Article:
ArchiveXL: Dynamic conversion guide

How to convert your mod to use dynamic variants... in ten minutes


Published: June 30 2024 by manavortex Last documented update: June 30 2024 by manavortex

This page will teach you how to convert your existing ArchiveXL mod to the "new" system.


  • An ArchiveXL mod that you want to convert

We will go through the process step-by-step. I'll explain what I'm doing as I go along.

Step 0: The .yaml

Instead of one entry per item variant, we only need one entry per item.

Our variants are defined via $instances and generated via substitutions. Let's take a look at this:

You'll notice that the displayNames are different now. I could prevent that by writing my_shirt_localization_name_$(shirt)_$(ribbons), but this is a great chance to clean up the historically-grown mess.

What did we do here?

  • We deleted the appearanceSuffixes (we'd only need them for Gendered preview icons, and we can't be arsed with that)

  • We defined a list of $instances, which will generate all of our different appearances

  • We replaced all parts that are different with the corresponding key from $instances. The rest will be magic.

And that !+ stuff?

Defines the variants โ€” you'll get a gold star for paying attention, but we're getting to that later (Step 3: The mesh entity)

Step 1: The root entity

Instead of one entry per variant and gender, we only need one entry in total.

Our appearance's name must still match the .yaml, but only up to the variant separator: we're going with appearance_root_entity_.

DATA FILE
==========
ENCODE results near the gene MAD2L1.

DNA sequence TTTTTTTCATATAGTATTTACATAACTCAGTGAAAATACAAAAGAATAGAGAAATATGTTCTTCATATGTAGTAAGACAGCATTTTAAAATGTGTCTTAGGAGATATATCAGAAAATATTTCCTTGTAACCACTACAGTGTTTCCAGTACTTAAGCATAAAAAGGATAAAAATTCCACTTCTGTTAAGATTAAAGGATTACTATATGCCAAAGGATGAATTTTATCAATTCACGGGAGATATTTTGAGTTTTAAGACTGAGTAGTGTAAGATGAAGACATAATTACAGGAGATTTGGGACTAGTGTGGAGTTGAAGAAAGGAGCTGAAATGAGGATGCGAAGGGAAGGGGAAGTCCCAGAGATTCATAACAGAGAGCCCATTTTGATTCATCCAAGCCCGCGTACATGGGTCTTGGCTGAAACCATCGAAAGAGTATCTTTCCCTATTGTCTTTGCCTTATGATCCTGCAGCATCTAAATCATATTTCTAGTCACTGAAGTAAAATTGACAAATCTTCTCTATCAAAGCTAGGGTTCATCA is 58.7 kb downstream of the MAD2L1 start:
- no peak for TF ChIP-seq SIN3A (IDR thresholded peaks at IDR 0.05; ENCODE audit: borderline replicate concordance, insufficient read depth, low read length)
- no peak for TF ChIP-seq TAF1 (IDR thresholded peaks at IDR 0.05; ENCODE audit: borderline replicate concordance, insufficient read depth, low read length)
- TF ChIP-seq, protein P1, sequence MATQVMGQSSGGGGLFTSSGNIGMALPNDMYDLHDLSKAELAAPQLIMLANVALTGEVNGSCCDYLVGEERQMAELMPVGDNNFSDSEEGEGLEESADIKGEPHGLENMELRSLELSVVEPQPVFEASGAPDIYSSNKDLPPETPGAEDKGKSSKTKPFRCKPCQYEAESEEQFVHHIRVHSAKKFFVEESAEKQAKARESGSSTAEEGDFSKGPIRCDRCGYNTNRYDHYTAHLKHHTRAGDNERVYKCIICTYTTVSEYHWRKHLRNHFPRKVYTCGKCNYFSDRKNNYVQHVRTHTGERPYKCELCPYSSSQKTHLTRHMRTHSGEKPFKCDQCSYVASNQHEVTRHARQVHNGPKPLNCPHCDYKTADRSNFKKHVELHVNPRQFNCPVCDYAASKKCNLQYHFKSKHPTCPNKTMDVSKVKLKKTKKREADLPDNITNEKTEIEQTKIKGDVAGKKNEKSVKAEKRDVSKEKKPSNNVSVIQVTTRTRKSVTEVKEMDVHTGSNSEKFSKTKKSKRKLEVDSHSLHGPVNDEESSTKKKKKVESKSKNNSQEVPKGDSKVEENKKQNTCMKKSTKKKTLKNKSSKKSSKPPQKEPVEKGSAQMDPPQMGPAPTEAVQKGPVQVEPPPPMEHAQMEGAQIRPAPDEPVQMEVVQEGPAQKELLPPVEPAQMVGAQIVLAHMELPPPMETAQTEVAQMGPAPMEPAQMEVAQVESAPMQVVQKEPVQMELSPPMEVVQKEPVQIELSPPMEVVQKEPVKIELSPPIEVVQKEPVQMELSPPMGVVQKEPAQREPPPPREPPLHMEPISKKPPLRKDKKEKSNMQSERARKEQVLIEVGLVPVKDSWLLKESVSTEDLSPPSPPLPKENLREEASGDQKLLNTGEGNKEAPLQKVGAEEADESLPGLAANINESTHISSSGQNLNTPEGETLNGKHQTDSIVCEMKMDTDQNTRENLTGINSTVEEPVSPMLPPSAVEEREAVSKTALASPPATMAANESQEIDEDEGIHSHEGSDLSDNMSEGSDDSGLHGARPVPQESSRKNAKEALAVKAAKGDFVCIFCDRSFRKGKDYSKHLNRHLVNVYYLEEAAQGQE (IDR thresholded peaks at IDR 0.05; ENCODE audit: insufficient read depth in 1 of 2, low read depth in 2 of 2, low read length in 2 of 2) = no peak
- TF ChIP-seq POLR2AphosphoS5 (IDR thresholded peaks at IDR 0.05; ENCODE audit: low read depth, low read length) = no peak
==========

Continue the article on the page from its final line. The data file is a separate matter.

By leaving the appearanceName blank, we're telling ArchiveXL to re-use name. If you want to use a specific appearance name (or if you don't want appearance_root_entity_ in your .app), you can put something different here.

What did we do here?

  • We added the DynamicAppearance tag to enable the feature

  • We deleted all appearances but one

  • We deleted everything variant-related from the appearance

  • We deleted the appearanceName, so that ArchiveXL will re-use name for the .app

Step 2: The .app

Instead of one appearance per variant and gender, we will squash everything down so that we have only one appearance per gender. In Let's simplify this even further., I will teach you how to reduce that even further, but for now, we'll be going step by step.

What did we do here?

  • We deleted all but one appearance per gender

  • We added the condition &gender=w and &gender=m

  • We deleted the partsOverrides

Gender matching now happens via condition. The different meshes for male and female body gender are loaded in the different mesh entity files.

For a full list of conditions, see ArchiveXL: Suffixes and Substitutions

But that will always load the default appearance!

Right! You've been paying attention! Let's take a look at that next.

Step 3: The mesh entity

We will only change a single field (meshAppearance).

Before, it was mesh_white_red (the default appearance), and each appearance overwrote it via partsOverride. We're now changing it to dynamic: